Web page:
The rusted steel “Pegasus” outside Booker T. TVashmgton^chooT for the Arts at Flora and Fairmount streets was built in 1984 by students, teacher Jerry Daniels and local artist Stuart Kraft. “Bandit,” a puppy of oil drums, was created by 1989 graduate Shawn Smith. ’ Spirit of 1989. ” the totem-like limestone sculpture nearby, was created by Patsy Eldridge’s sculpture class working with artist Sandi Stein.

Horses are an eternal theme in sculpture, and “The Mustangs of Las Colinas” by Robert Glen, at 1215 N. O’Connor, is one of the world’s largest horse sculptures. Perhaps they started out looking like Polish artist Anna Debska’s -Colts in Motion,” a happy herd of gangly colts frolicking in the shadows of 717 N. Harwood St.

Pretty People

The children of David Cargill’s “Playtime,” in verandah Park behind the Wyndham Anatole on Interstate 35 (go through the hotel lobby), are enjoying a good romp on the lawn. Nearby, “Sharing,” by J. Seward Johnson Jr., is a moment of Rockwell-esque Americana.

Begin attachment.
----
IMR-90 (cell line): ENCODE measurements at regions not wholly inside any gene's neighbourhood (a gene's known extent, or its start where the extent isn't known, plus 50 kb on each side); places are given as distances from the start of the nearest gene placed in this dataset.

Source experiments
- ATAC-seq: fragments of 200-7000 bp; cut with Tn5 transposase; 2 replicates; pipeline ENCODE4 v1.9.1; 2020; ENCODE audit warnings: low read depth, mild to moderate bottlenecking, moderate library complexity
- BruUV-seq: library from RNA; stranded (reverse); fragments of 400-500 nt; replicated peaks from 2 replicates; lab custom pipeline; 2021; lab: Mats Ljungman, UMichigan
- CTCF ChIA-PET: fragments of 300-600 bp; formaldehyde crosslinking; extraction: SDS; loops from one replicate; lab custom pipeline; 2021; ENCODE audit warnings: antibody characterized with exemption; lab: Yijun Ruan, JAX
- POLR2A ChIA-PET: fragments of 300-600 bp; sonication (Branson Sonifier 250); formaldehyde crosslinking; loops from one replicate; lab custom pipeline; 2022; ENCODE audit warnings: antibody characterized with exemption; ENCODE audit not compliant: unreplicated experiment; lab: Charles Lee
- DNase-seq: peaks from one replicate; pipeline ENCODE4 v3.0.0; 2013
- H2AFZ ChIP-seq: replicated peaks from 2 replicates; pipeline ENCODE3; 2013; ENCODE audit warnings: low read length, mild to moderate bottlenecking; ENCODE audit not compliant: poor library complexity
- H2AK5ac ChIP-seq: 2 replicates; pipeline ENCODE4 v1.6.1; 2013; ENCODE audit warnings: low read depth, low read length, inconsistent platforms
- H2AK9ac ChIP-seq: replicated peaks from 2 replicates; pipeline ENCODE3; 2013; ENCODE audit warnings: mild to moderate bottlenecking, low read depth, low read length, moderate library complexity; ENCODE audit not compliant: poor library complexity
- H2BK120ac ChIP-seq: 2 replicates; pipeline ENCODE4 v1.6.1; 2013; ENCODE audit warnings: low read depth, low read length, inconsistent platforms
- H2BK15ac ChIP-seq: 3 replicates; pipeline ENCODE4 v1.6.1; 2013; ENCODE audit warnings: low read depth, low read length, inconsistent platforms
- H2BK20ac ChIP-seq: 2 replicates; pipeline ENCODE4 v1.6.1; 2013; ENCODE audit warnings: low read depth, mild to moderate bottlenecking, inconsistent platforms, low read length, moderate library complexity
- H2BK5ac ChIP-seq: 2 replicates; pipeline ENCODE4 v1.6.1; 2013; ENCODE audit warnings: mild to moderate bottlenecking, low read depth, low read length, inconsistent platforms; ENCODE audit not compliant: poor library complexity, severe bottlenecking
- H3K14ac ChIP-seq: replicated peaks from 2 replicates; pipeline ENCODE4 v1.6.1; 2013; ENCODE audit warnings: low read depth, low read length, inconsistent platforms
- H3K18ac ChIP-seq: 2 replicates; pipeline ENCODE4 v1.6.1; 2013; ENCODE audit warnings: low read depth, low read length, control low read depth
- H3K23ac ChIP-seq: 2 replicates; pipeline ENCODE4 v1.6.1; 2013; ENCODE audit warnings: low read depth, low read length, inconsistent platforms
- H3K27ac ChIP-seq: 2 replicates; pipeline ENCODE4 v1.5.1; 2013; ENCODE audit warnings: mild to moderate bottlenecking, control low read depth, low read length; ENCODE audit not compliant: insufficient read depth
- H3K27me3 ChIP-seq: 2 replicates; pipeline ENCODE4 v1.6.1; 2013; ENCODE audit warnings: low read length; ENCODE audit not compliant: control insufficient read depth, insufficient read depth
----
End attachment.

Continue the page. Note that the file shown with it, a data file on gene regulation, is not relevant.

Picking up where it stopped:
More of Johnson’s life-size figures turn up on the streets of downtown Dallas: street sweeper “Aftermath,” at 2001 Bryan; artist “The Right Light,” at the corner of Flora and Olive; and meter reader “Time’s Up,” at Harwood and Wenched. They’re occasionally rotated to different locations.

The sculpture collection of Dallas’ Market Center is scattered in its parking lots. For a dose at joie de vivre, look for “Laughing Man” by Harry Marinsky and “Singing Man” by Elizabeth Turolt.

Mark Macken’s “April,” in Samuell-Grand Park, appears to be welcoming a spring breeze. She’s oh-so~sweet, but a few yards behind her, “Mirror Image,” by Barrett DeBusk of Fort Worth, is just plain unnerving.

Macken also caught Lot’s Wife in her defining moment and placed her in Stone Place, a walkway between Elm and Main streets in downtown Dallas.